Fourth Sunday of Advent 18th Dec. 2022
The maiden is with child and will soon give birth to a son whom she will call Emmanuel, a name which means, “God is with us”.
These words came from Isaiah around 740 BC. We often say that God’s ways are not our ways; the delay in fulfilling this promise of Isaiah displays this saying!
It seems that God promised something, that would be delivered in God’s time, which by our way of computing would be 740 years later! We are so used to having appointments at definite times, not being late or too early, just punctual. As we read this story of the incarnation we are being tested just as Mary and Joseph were tested.
An Angel told Mary that she would become pregnant. Imagine Mary’s surprise and shock: she was a young girl of 14/15 years, who, although she was promised to Joseph could not understand what was being asked of her as she and Joseph had not come together and had no sexual relations. I wonder did Mary talk to her parents, Anna and Joachim and if so, what were their reactions? I’m sure they were as shocked and worried as any parents would be today.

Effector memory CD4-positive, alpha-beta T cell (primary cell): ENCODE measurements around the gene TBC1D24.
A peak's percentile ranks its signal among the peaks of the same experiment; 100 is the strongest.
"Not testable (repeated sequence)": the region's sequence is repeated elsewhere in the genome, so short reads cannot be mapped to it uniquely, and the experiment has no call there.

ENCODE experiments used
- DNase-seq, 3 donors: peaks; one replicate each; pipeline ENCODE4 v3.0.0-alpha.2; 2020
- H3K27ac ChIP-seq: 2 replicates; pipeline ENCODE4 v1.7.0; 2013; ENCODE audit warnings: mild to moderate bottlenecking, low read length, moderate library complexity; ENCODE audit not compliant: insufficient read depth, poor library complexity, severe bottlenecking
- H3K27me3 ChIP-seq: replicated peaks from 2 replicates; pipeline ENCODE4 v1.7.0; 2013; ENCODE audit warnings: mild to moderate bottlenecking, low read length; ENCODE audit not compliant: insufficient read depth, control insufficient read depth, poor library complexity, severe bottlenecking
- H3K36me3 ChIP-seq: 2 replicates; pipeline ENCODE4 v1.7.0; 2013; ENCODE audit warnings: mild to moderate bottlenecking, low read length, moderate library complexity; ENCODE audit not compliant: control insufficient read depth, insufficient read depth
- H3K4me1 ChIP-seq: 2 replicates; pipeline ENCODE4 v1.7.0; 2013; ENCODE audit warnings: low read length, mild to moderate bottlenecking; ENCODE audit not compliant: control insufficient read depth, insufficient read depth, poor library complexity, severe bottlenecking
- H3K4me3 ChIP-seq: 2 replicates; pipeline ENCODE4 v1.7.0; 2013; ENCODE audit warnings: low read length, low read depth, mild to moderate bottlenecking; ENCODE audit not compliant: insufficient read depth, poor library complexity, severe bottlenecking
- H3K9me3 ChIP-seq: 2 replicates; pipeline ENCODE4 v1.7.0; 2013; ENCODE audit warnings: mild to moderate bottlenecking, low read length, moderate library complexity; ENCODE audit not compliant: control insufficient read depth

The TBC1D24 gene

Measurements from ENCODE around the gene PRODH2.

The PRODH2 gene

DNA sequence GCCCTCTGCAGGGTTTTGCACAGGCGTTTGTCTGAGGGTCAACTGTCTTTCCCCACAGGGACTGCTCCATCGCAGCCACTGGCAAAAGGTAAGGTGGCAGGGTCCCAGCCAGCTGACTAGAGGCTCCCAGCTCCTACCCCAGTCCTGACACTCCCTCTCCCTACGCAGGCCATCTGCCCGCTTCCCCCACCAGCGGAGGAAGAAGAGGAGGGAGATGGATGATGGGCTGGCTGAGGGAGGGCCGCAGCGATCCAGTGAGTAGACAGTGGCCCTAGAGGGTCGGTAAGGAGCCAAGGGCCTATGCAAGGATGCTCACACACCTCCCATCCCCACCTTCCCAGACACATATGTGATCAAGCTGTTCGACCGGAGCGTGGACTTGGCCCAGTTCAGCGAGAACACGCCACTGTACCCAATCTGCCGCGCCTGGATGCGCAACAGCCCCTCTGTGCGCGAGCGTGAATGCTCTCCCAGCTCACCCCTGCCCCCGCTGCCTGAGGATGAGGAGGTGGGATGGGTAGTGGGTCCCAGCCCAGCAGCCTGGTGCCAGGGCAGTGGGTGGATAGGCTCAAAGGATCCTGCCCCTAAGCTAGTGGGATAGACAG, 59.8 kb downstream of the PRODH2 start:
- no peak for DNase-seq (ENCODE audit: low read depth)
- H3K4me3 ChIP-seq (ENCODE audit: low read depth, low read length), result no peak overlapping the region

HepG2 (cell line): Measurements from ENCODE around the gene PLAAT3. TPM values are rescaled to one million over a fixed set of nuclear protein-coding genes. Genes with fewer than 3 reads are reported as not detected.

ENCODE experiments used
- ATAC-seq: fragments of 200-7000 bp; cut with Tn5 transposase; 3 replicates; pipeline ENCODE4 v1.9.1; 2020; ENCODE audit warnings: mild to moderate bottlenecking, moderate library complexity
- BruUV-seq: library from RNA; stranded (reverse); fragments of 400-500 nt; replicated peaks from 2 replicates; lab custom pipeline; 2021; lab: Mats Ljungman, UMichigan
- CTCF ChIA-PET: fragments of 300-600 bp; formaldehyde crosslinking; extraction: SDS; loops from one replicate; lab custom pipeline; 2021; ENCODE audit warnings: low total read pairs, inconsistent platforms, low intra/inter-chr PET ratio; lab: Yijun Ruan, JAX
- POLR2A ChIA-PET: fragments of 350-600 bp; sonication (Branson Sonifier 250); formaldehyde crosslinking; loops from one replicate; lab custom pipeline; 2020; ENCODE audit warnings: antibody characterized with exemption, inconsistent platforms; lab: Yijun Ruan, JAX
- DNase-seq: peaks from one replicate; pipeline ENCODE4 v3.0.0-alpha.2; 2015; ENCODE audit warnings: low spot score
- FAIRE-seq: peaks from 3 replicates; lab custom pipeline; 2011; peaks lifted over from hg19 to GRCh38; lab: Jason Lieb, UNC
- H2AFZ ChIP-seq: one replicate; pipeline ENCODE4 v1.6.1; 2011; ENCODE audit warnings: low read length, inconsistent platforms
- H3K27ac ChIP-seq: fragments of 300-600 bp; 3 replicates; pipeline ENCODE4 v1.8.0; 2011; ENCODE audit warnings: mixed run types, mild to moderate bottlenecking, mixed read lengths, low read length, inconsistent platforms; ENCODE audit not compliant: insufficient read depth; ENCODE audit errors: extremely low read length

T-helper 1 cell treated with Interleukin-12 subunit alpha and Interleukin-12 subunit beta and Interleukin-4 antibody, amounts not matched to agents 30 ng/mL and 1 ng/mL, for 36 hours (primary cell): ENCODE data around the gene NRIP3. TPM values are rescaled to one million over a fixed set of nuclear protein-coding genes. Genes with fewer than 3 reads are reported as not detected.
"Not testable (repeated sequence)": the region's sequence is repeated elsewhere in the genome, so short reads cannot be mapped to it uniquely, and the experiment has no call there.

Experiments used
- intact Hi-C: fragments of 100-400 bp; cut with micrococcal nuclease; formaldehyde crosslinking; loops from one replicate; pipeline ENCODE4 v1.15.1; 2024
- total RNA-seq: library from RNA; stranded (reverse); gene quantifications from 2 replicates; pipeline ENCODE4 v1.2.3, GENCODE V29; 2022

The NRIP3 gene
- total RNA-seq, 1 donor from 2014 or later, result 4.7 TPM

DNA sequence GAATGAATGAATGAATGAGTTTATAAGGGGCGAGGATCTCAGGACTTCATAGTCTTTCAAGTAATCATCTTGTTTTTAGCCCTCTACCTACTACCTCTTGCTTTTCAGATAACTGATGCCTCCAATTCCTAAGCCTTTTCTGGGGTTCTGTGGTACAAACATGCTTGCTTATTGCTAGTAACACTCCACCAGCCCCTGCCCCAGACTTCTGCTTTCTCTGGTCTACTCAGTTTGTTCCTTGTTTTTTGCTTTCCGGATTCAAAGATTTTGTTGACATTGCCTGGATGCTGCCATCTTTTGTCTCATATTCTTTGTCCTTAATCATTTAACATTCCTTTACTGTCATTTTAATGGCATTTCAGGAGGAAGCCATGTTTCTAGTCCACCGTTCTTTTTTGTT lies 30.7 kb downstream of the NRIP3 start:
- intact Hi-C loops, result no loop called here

Joseph was also in a quandary when he heard that Mary would was pregnant. He obviously loved and trusted her and did not want to shame her. If he reported her infidelity she would be put to death! He decided to send her back quietly to her family. He must have been very bothered and troubled!
Having made his decision, Joseph was exhausted and fell into a deep sleep. He dreamed that an angel told him to trust Mary, that she was doing what God asked of her, and he was to take her as his wife. Joseph must have been a man of tremendous faith and trust in God. It is worthwhile to reflect on all that God asked of these families, emotionally, socially and spiritually.
Thinking about this story has made me realise that God, our Creator, depends so much on us creatures. We have been given the gift of free will, a powerful gift which informs all our decisions, from choosing to get up in the morning to making life changing choices. Our daily choices make us the people we are now, how we relate to others, and what we prioritise in life. As Christians we are invited to continue the work of Creation and Redemption. When Jesus said, “Come follow me”, he invited us to live as he did: to believe in the God of unconditional love, and to love our neighbour as ourselves.
Cora McCullagh O.P.